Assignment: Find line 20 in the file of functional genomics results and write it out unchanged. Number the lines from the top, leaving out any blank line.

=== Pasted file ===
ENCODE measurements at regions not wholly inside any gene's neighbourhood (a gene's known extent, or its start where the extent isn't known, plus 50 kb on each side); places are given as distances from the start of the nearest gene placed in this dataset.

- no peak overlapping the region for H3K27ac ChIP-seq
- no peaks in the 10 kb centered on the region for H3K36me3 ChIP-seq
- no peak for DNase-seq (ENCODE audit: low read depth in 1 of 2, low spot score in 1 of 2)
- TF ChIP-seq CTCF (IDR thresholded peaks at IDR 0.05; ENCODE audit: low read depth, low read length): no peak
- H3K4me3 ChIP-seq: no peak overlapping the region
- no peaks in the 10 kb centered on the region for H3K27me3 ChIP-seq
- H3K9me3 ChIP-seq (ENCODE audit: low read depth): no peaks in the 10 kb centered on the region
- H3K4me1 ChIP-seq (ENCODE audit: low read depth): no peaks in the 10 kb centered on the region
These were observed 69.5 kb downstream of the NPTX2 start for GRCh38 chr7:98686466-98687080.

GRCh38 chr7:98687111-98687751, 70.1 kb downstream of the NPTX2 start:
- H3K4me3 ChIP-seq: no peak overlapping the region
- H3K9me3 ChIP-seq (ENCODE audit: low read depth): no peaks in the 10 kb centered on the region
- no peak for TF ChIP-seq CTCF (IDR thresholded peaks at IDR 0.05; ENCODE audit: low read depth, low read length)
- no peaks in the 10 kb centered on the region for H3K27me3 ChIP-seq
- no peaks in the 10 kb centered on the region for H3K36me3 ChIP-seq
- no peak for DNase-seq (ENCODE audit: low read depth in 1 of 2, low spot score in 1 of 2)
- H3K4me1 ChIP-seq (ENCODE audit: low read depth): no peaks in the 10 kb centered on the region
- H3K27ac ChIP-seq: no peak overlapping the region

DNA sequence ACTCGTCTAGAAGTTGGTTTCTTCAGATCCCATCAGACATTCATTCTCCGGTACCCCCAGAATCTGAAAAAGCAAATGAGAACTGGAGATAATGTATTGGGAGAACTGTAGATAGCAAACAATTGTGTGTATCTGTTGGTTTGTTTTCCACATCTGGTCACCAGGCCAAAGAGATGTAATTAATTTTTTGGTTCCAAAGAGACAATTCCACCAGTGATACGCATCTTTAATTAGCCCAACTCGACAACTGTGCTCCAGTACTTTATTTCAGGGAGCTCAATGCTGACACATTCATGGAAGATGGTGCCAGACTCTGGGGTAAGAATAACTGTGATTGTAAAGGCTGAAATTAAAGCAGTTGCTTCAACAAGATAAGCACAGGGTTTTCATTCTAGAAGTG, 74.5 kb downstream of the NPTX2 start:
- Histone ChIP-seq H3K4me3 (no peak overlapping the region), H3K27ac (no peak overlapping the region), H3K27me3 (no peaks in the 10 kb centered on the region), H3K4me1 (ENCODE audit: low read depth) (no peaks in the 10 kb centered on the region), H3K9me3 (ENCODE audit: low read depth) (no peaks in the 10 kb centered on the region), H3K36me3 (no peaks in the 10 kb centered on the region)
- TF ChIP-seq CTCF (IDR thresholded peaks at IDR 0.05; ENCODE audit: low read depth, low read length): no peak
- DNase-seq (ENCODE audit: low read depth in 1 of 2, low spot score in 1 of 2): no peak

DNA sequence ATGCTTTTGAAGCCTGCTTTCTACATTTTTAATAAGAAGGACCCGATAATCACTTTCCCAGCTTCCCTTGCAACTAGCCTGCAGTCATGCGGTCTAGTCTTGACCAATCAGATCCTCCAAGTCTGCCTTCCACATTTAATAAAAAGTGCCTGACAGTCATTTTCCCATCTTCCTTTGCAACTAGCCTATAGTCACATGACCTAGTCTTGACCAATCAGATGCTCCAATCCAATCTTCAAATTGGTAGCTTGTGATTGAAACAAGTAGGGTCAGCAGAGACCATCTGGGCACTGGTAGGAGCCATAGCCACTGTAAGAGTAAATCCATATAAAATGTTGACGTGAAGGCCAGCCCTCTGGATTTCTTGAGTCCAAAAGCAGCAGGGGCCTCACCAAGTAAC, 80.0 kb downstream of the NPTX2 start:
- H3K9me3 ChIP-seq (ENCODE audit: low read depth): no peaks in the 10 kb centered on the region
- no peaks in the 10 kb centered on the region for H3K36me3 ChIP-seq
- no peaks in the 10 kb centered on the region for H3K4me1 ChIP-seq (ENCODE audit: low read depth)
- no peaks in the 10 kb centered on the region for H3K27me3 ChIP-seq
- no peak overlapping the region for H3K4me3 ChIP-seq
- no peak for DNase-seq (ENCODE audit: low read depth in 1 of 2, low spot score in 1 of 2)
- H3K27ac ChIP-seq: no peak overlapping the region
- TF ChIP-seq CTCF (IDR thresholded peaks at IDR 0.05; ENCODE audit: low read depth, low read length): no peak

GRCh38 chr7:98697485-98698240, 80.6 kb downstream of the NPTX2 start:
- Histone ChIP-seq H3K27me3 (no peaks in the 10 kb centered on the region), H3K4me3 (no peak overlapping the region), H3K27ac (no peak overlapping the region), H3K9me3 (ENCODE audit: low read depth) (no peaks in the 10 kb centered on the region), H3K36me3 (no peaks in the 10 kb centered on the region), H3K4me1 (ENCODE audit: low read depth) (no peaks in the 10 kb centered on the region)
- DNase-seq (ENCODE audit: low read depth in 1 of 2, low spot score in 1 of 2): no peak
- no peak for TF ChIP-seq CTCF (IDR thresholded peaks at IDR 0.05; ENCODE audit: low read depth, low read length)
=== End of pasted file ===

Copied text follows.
DNA sequence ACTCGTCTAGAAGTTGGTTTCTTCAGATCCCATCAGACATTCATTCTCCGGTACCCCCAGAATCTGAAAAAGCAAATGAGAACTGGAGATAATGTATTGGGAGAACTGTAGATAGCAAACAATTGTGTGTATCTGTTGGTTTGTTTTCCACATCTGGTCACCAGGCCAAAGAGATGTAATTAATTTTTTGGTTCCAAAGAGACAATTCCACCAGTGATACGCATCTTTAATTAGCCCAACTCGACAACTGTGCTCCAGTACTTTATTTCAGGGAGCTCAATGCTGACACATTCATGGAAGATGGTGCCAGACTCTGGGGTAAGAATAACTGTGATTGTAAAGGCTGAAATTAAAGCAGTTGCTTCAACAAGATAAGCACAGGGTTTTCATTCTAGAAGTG, 74.5 kb downstream of the NPTX2 start: